Crush: Message in a Bottle
(Canada, 78 min.)
Dir. Maya Gallus
There was a time when Ontario’s wines were an embarrassment, whether they were sparkling, ice, red or white. Those of us with long memories may still blush at ads for Baby Duck or early Chauteauguay bottles of what the French—the ultimate connoisseurs—would have referred to as “plonk.” No one likes to be labelled a loser and the good folk of Ontario’s potential wine districts rolled up their sleeves, created community colleges to study vintages, and sent the best young people to France and Germany to find out how it was all done.
Veteran award-winning filmmaker Maya Gallus (The Heat: A Kitchen (R)evolution) has created a stylish documentary that looks at the province now, filled with exciting informed wine growers and marketers who have transformed Ontario into an important region, with tremendous growth potential. Our wines are subtle, occasionally powerful, and definitely beloved by a growing populace of sophisticated imbibers.
Gallus’s film concentrates on four key individuals, who are influential in the province’s Niagara district, where wine-growing has become plentiful. Ann-Marie Saunders (Saunders Vineyard) has dedicated her life to growing the best grapes, while Kelly Mason makes her own wine at a vineyard that bears her name. Meanwhile, winemakers Shiraz Mottiar (Malivoire Wine Company) and Thomas Bachelder (Bachelder Niagara) know their market. At a precise pace, Gallus follows each of them, mainly in duos, as the beauty of Ontario’s farmland is evoked while the camera shows the lush fields which are yielding extraordinary crops.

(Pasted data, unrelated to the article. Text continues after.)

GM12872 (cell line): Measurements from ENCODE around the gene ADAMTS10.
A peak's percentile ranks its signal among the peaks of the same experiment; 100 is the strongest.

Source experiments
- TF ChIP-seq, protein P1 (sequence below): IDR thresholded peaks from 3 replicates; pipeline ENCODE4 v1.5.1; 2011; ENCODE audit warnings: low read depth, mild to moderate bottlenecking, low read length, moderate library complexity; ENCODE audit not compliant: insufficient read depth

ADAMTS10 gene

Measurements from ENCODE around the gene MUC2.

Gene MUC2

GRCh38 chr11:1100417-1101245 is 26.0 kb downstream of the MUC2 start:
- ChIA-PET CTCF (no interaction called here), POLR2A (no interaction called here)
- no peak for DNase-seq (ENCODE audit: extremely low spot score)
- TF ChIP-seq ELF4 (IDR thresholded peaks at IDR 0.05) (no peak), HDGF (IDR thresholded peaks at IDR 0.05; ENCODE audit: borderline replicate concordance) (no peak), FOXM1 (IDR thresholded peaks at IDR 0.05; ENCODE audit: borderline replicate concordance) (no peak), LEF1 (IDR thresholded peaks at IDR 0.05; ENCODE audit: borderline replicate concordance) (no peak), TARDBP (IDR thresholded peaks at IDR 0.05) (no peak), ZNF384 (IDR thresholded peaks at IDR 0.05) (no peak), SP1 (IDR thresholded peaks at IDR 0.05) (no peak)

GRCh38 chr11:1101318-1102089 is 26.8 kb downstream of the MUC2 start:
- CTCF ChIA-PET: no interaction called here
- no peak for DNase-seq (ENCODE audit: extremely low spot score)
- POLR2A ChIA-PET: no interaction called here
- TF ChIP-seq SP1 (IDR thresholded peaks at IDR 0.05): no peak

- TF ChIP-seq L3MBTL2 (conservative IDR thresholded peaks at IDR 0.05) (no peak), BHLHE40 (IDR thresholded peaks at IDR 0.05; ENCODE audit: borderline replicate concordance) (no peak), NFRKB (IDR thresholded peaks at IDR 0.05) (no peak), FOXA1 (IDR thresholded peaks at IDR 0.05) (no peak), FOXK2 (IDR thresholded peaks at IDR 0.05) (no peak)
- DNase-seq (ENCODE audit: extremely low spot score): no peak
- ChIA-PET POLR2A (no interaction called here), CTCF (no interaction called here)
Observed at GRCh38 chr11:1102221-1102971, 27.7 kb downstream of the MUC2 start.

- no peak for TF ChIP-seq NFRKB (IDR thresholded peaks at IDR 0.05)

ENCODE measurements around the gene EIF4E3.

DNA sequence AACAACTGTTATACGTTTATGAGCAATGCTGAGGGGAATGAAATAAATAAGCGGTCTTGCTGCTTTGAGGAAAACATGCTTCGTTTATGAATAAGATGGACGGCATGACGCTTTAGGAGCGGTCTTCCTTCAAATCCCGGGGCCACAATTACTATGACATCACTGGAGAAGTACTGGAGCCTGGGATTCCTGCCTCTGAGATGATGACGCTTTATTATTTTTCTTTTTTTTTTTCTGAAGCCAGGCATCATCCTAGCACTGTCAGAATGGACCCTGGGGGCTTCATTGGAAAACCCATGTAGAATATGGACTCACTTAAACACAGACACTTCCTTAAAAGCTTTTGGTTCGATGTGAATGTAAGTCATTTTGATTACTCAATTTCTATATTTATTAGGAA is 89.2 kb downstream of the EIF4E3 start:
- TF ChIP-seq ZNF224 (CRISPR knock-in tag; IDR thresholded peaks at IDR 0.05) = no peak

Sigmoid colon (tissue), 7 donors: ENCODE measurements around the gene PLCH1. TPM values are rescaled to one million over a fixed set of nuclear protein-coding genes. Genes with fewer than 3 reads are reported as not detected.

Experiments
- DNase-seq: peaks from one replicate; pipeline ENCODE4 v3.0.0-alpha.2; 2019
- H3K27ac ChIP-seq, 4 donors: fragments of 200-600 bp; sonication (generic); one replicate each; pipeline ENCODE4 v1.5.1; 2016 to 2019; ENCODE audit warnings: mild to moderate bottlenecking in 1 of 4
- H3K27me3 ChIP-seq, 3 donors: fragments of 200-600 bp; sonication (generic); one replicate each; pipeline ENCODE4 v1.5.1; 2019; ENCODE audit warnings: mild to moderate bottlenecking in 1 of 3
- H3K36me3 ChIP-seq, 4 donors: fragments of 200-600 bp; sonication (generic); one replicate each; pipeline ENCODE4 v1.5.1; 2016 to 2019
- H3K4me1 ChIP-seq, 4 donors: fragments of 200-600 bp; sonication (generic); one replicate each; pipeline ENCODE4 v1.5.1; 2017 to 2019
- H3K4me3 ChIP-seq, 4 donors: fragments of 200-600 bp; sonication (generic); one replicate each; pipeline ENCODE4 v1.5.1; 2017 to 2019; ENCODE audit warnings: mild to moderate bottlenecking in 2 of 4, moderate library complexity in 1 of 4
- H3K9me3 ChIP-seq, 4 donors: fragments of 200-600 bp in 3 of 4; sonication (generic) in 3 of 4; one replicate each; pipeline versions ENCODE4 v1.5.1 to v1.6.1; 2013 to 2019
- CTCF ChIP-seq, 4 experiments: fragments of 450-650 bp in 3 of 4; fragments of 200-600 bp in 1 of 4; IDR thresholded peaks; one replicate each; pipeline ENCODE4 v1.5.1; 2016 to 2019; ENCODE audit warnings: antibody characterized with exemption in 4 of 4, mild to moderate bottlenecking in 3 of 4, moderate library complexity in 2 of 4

With a discerning directorial eye, which has guided Gallus’ approach to such disparate films as Elizabeth Smart: on the side of the Angels to Dish: Women, Waitressing and the Art of Service to Derby Crazy Love (on female roller skaters), she offers us the type of unique individuals who are making Ontario’s wines a true success.
Ann-Marie Saunders, who has made a fine living growing purely organic grapes in a progressive ecosystem, represents both the future—if we have one, given what’s happening to our environment—and the past, with an unyielding love of her extraordinary family. Another wine expert—a colleague, in city parlance—is rising star Kelly Mason. Crush observes as Mason trains her assistant, Brooke Husband, in the demands of her craft.
Mottiar and Bachelder demonstrate their aptitude for crushing the grapes and making them into a fine wine that satisfies an evolving industry. Not to denigrate Bachelder but it is Mottiar, from a diverse heritage, whose warmth and enthusiasm empowers the film. Mottiar’s articulate nature allows us to make the connections in Ontario’s culture, which empowers young people who are making our wine and transforming our society.
Without overly concerning herself politically, Gallus has made a film that is more than about wineries. It’s about how Ontario has become more sophisticated while our wine industry starts to triumph nationally and internationally. While its message is clear, Gallus’s film is a celebration of the workers who have made it all possible, even those who remain complete unknowns. May I be clear: Maya Gallus’ Crush is a film to be embraced, perhaps with a glass of wine to be imbibed.